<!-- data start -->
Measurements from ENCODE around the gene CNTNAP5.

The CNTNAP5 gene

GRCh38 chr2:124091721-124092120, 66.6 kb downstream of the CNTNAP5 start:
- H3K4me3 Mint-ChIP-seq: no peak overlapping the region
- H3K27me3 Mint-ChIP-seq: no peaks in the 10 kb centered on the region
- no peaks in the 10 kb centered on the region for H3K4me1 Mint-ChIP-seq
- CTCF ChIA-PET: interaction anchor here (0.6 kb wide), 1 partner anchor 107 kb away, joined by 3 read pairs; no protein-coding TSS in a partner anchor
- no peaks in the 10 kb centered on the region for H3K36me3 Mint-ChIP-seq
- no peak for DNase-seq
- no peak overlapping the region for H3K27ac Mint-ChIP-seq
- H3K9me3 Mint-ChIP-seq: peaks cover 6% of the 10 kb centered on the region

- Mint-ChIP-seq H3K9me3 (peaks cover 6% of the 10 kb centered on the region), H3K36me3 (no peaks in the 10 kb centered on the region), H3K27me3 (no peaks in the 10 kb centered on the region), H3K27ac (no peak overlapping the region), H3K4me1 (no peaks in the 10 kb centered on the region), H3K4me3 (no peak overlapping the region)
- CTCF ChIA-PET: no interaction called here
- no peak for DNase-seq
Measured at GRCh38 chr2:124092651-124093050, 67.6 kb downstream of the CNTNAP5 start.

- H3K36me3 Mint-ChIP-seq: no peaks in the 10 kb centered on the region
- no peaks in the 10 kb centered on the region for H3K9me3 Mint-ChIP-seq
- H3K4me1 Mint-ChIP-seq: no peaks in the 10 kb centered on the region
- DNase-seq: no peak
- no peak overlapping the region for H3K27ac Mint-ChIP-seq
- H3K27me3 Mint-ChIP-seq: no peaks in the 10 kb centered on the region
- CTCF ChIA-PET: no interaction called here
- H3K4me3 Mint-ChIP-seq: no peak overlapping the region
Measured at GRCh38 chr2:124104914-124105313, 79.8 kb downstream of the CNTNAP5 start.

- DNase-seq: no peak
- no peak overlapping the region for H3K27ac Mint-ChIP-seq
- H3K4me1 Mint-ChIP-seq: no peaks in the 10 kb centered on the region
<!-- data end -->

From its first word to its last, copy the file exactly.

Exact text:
Measurements from ENCODE around the gene CNTNAP5.

The CNTNAP5 gene

GRCh38 chr2:124091721-124092120, 66.6 kb downstream of the CNTNAP5 start:
- H3K4me3 Mint-ChIP-seq: no peak overlapping the region
- H3K27me3 Mint-ChIP-seq: no peaks in the 10 kb centered on the region
- no peaks in the 10 kb centered on the region for H3K4me1 Mint-ChIP-seq
- CTCF ChIA-PET: interaction anchor here (0.6 kb wide), 1 partner anchor 107 kb away, joined by 3 read pairs; no protein-coding TSS in a partner anchor
- no peaks in the 10 kb centered on the region for H3K36me3 Mint-ChIP-seq
- no peak for DNase-seq
- no peak overlapping the region for H3K27ac Mint-ChIP-seq
- H3K9me3 Mint-ChIP-seq: peaks cover 6% of the 10 kb centered on the region

- Mint-ChIP-seq H3K9me3 (peaks cover 6% of the 10 kb centered on the region), H3K36me3 (no peaks in the 10 kb centered on the region), H3K27me3 (no peaks in the 10 kb centered on the region), H3K27ac (no peak overlapping the region), H3K4me1 (no peaks in the 10 kb centered on the region), H3K4me3 (no peak overlapping the region)
- CTCF ChIA-PET: no interaction called here
- no peak for DNase-seq
Measured at GRCh38 chr2:124092651-124093050, 67.6 kb downstream of the CNTNAP5 start.

- H3K36me3 Mint-ChIP-seq: no peaks in the 10 kb centered on the region
- no peaks in the 10 kb centered on the region for H3K9me3 Mint-ChIP-seq
- H3K4me1 Mint-ChIP-seq: no peaks in the 10 kb centered on the region
- DNase-seq: no peak
- no peak overlapping the region for H3K27ac Mint-ChIP-seq
- H3K27me3 Mint-ChIP-seq: no peaks in the 10 kb centered on the region
- CTCF ChIA-PET: no interaction called here
- H3K4me3 Mint-ChIP-seq: no peak overlapping the region
Measured at GRCh38 chr2:124104914-124105313, 79.8 kb downstream of the CNTNAP5 start.

- DNase-seq: no peak
- no peak overlapping the region for H3K27ac Mint-ChIP-seq
- H3K4me1 Mint-ChIP-seq: no peaks in the 10 kb centered on the region